Hannah Golightly caught up with Skating Polly to geek out about guitars: Peyton, when we played together in Cardiff, I noticed you were playing a Hamer and it looked like one from my own collection. I’d not seen anyone else playing one. What guitar was it?
I picked mine for the narrow neck and sound. Why do you like that guitar?
Peyton Bighorse: It is a Hamer. I found it at a guitar center and was initially drawn to it because I really like blue guitars. I got pretty lucky because I ended up loving how it sounds and feels to play, so I snatched it right up and took it home with me.
Kelli, I spoke to your dad at our Cardiff show and he said (I think) that he made you a ‘bassitar.’ Is that right? Can you tell us what a bassitar is please? And how you came to play one?
Kelli Mayo: Generally a “bassitar” is a guitar body with two bass strings tuned to C# and G#. Mine started that way but I eventually moved it to a miniature Ibanez bass body and added an E string on top for low notes. My dad made one for me because I would always complain about guitar hurting my fingers and would say I wanted to play bass instead. Of course my arms weren’t long enough when I was nine to play a full-scale bass so my dad made me a happy medium. I could play chords super easily and the lack of strings kept it from intimidating me. Also no one really played a bassitar. There weren’t “bassitar teachers” so I taught myself and felt like there were no rules I had to follow. I since then have come to the conclusion that no instrument really has rules and you can always play what sounds good to you.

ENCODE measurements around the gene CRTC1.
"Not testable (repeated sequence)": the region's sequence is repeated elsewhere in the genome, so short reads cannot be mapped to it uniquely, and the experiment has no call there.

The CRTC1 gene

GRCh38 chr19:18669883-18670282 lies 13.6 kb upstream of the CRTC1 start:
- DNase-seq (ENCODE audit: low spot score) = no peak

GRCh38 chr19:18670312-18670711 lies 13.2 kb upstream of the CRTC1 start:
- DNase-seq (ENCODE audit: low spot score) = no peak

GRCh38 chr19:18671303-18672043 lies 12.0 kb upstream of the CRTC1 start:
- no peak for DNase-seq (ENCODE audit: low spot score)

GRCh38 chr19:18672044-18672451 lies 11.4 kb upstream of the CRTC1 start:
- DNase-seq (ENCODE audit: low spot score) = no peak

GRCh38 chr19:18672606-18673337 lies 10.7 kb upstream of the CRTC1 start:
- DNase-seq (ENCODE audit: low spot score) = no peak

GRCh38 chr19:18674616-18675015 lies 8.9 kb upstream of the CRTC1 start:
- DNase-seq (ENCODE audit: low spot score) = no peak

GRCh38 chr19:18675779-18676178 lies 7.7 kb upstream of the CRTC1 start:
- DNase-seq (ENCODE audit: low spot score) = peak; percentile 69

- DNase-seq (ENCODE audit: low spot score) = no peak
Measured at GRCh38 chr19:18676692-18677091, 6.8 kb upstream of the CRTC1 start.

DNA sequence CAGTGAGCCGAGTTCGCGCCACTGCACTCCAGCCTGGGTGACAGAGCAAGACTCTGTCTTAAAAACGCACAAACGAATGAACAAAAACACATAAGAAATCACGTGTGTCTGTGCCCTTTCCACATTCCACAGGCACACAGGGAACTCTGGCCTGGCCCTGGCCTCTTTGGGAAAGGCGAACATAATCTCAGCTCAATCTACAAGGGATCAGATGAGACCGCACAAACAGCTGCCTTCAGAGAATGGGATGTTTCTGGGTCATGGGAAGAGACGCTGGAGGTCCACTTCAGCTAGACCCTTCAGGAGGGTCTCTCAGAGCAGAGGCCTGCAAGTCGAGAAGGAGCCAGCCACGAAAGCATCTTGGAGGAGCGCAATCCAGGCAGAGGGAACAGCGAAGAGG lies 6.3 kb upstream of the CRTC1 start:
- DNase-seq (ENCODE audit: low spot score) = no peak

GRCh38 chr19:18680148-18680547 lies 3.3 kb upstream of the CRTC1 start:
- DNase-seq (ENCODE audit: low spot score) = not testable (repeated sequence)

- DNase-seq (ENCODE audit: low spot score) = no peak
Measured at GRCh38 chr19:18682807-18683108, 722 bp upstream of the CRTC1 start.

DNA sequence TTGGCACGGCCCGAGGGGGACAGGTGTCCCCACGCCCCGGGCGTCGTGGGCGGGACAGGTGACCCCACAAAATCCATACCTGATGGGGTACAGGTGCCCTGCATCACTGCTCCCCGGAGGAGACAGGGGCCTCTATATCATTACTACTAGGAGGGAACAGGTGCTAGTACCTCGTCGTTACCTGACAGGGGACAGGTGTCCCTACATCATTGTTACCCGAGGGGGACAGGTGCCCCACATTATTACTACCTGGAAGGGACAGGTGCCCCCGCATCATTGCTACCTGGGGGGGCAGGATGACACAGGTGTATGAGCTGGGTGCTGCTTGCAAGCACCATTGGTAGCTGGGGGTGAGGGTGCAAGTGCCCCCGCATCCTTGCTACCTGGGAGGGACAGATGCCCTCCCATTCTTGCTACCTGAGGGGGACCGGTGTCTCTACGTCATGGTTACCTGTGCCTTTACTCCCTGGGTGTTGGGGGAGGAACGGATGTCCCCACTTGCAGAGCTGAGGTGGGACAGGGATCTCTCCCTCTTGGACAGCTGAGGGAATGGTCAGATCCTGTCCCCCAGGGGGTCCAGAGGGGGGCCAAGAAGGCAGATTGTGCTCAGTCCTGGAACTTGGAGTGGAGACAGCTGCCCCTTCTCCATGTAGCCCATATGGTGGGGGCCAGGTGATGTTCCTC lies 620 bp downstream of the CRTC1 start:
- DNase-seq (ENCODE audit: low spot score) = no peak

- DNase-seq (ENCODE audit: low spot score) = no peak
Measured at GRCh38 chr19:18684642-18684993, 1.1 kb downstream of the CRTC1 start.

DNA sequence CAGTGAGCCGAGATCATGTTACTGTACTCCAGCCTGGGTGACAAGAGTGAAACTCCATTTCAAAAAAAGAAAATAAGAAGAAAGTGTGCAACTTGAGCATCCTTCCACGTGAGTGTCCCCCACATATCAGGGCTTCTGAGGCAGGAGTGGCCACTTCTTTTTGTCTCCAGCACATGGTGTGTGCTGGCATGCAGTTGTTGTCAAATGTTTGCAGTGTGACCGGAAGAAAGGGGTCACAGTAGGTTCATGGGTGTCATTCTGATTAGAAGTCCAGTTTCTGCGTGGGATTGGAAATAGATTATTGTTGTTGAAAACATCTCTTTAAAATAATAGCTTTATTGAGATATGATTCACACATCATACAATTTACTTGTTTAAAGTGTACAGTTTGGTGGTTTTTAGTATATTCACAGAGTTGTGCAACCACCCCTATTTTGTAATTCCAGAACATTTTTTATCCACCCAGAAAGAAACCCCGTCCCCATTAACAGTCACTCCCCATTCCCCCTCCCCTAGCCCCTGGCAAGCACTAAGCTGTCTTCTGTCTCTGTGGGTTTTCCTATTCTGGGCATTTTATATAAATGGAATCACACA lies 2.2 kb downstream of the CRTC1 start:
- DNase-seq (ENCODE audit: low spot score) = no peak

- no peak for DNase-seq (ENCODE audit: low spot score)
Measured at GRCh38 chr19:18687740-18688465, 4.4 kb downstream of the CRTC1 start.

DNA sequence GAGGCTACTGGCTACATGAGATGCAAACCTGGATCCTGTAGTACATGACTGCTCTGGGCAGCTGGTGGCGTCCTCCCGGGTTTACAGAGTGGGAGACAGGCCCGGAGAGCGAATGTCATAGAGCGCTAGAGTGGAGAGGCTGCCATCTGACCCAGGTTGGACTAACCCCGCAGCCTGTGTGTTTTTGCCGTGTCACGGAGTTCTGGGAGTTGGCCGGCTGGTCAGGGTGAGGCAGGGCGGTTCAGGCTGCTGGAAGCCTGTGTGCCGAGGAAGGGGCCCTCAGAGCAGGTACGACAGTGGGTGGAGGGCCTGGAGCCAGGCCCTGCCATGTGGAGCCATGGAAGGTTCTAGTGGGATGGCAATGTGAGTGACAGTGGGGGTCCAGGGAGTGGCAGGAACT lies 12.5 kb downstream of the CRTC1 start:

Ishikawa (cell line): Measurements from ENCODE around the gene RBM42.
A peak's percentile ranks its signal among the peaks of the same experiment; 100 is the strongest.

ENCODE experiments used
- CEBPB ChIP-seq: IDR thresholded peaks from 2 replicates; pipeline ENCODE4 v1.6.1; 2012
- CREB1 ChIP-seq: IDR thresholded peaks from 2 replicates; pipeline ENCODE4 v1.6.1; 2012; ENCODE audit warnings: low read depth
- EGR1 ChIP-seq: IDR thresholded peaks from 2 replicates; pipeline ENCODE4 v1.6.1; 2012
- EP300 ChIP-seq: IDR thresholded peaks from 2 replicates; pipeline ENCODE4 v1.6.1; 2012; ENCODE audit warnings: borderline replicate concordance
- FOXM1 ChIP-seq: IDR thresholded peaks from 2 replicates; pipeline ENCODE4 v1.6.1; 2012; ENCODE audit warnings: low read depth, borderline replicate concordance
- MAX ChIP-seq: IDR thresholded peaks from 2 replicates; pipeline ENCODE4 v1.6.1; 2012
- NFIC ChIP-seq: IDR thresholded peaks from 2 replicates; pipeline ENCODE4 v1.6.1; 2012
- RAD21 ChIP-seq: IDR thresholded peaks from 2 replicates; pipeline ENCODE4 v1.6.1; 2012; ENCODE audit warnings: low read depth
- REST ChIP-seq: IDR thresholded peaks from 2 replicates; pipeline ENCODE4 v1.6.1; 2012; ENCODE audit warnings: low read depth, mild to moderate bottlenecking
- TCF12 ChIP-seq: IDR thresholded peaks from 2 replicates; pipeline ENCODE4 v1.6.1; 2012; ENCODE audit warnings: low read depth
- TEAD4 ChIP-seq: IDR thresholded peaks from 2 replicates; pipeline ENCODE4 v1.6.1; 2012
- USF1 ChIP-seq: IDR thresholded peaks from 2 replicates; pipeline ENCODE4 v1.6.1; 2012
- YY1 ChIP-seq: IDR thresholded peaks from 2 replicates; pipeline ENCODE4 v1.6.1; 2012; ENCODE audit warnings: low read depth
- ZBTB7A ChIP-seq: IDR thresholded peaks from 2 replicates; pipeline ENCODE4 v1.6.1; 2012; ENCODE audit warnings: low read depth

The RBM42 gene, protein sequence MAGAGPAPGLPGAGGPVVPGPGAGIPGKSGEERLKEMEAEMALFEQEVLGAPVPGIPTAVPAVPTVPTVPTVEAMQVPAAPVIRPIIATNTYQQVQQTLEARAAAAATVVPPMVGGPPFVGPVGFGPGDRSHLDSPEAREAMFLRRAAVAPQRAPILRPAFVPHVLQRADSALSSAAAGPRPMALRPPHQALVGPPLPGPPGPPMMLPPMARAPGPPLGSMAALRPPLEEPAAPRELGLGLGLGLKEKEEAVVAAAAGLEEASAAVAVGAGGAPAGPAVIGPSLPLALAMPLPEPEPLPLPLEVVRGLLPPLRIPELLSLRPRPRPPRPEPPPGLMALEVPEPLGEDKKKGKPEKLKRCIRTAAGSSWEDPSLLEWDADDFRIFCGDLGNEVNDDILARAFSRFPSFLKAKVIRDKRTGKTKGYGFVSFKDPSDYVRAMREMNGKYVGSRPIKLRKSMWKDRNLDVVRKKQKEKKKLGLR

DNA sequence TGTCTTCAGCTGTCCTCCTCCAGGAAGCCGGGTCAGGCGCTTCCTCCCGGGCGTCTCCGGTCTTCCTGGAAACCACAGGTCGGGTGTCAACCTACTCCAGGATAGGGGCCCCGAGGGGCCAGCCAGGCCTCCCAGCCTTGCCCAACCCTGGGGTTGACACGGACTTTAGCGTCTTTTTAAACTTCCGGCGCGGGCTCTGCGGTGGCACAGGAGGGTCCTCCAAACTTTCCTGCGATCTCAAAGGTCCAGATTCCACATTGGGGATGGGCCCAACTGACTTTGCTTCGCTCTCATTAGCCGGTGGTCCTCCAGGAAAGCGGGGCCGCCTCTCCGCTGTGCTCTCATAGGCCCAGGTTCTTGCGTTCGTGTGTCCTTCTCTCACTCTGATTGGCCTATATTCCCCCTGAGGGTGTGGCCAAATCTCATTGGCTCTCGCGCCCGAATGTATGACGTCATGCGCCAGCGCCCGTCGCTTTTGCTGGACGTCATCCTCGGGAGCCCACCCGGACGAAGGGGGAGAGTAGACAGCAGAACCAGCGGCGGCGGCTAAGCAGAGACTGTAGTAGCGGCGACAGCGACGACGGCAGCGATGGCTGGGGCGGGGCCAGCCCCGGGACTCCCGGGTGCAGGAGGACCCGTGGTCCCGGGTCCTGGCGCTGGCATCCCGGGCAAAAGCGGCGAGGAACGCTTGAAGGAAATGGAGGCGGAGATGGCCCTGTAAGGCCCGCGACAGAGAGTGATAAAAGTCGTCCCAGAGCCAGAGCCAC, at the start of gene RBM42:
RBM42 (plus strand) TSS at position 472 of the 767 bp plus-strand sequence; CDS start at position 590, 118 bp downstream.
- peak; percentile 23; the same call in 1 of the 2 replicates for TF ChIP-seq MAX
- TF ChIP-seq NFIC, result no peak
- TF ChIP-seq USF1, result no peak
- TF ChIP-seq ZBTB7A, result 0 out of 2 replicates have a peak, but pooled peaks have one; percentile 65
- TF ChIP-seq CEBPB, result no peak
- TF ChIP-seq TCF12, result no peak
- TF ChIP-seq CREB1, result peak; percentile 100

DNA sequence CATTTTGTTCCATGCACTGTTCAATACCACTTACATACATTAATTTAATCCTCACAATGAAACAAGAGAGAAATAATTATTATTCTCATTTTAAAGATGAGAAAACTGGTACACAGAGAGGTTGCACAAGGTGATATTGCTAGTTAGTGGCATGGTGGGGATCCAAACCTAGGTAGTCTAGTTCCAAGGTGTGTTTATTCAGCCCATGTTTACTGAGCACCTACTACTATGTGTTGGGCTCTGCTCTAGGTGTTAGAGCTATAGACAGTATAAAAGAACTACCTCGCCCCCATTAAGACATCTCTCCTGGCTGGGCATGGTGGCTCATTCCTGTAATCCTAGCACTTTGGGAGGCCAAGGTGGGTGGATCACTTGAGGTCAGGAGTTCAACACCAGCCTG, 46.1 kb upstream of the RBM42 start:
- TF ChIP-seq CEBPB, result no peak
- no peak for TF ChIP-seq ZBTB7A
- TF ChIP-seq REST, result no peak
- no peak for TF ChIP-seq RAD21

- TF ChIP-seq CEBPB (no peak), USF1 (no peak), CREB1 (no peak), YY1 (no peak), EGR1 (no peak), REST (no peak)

HG: Usually Skating Polly are an electric band, playing with distortion, but there’s a softer side to your music too like on Picker Of His Words. Peyton- What guitar are you playing in the video? Is it a Luna?
What do you like about that guitar?
Peyton: We bought the Luna because one of our acoustic guitars had a broken tuning peg and the other had an insanely high action. I know both problems could have been fixed for cheaper than a new guitar, but neither of the guitars were really ours anyway, so we thought it was a good time to buy our first acoustic. We’ve had some problems with the Luna but we really like it. It has a nice enough sound and it’s easy to play.
HG: I’ve always like the way Luna guitars look but so far haven’t owned one. Do you recommend them? If so, why?
Kelli: The one we have is fun to play and write on but I can’t promise it would be great for shows or recordings. We played an acoustic show with Blag Dahlia (Dwarves) and Nick Oliveri (Queens of The Stone Age) and they broke string on their guitar so they borrowed ours but they didn’t mic it like we did. They plugged it in to an amp and it kept cutting out pretty bad. I’m sure there are more expensive Lunas that sound a lot better. We bought ours because it was pretty cheap and light. We played a different acoustic that the studio had on the recording of Picker of His Words.